Word of the Week: Channels

Example: Non profit Hub and Spoke

Last week, I did a guest blog post over on NPower NW’s blog. It gives you a specific approach for keeping all your communications channels aligned called the “Hub and Spoke Model.”

We tend to think about one channel at a time. When updating Facebook, we think about Facebook. When posting on Pinterest, we’re all about Pinterest. And when we’re prepping the next newsletters, that newsletter rules our life—who cares about those other channels?! If you don’t take time to align them, they quickly get out of alignment and, just like you’re car, everything goes wonky.

Read the NPower post to learn how to get and keep your channels in sync—donors, supporters, volunteers and fans like well-aligned channels so it’s worth it.

If you want to see what a lean, mean non-profit channel machine looks like, check out these organizations’ well-aligned channels (oh la la!):

  1. Grist: Website, Facebook, Twitter
  2. Humane Society of the United States: Website, Facebook, Twitter
  3. LiveStrong: Website, Facebook, Twitter

Failure & Fabulousness at Tech for Good Summit

Akhtar Badshah is Microsoft’s Senior Director of Global Community Affairs. He’s also an all-around super duper smart dude. I have come to expect that my brain will cramp when I hear him present.  He makes you think about things differently. Harder. More intentionally and intently than you might otherwise.

On Friday, February 4, 2011, he did not disappoint. He delivered his brain-cramping awesomeness at the Tech for Good Summit, hosted by Microsoft and NPower Seattle.

And Akthar was just the opening act!

Beth Kanter, co-author of The Networked Nonprofit and all-around nonprofit technology and social media rock star, then delivered 75 minutes of pure genius.

I won’t be able to do her training justice, but will share a few things that struck me as particularly useful and delightful:

  1. Failure is success: Organizations succeed because they have first failed. This seems counter-intuitive but it makes a ton of sense, especially when it comes to social media. Everyone is learning as they go. Create organizational cultures that encourage failure and you will, in the end, succeed. (Dan Pallotta would have vigorously nodded throughout much of her presentation.)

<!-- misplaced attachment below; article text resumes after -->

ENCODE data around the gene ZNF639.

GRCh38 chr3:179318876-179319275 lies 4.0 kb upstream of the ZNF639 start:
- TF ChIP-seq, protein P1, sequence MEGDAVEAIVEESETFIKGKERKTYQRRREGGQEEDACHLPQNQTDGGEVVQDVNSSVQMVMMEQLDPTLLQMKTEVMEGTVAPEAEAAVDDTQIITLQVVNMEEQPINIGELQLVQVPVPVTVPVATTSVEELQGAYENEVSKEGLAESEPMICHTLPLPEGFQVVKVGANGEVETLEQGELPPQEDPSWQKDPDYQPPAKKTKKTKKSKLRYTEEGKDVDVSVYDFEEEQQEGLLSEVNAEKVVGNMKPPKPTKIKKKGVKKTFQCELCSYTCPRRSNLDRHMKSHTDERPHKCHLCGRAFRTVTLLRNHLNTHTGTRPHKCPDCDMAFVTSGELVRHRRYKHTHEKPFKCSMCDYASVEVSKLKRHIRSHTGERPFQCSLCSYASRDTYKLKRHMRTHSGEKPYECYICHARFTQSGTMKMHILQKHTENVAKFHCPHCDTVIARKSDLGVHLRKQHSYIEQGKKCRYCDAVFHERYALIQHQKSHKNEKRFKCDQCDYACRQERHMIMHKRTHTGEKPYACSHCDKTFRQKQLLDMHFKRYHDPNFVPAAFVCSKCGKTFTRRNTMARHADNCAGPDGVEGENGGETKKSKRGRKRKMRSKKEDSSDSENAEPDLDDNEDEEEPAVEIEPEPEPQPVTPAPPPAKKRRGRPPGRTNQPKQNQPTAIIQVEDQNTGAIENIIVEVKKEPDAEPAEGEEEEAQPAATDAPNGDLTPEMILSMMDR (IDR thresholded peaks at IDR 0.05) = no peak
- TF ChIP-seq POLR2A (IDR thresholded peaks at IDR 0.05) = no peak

2. Joyful funerals: If you create a culture that encourages failure a la #1, you are exponentially more likely to take time to figure out what worked and what didn’t. If you celebrate the failures by having joyful funerals for them, you won’t do it again. Ever. Because it’ll be dead, buried and gone. The old “Because this is how we do things” has no place in this brave, new world of joyful funerals and fabulous failings. Downright liberating!
  3. Measure what Matters: This isn’t exactly revolutionary…or is it? How many of us really, truly look at indicators that say something of substance about whether social media is advancing our mission? By getting rigorous, we’ll get returns. (I was psyched to read in Clay Holtzman’s PSBJ post that social media measurement will be the focus on Kanter’s next book. Hooray!)

Lots of the resources shared in-person are available on-line (thank goodness!). Here are a few:

IMHO, Tech for Good was beyond good–it was fabulous! 

Any other thoughts or take-aways from folks who participated in-person or on-line via the virtual sessions?

Do you communicate as effectively as you think?


Do you communicate as effectively as you think?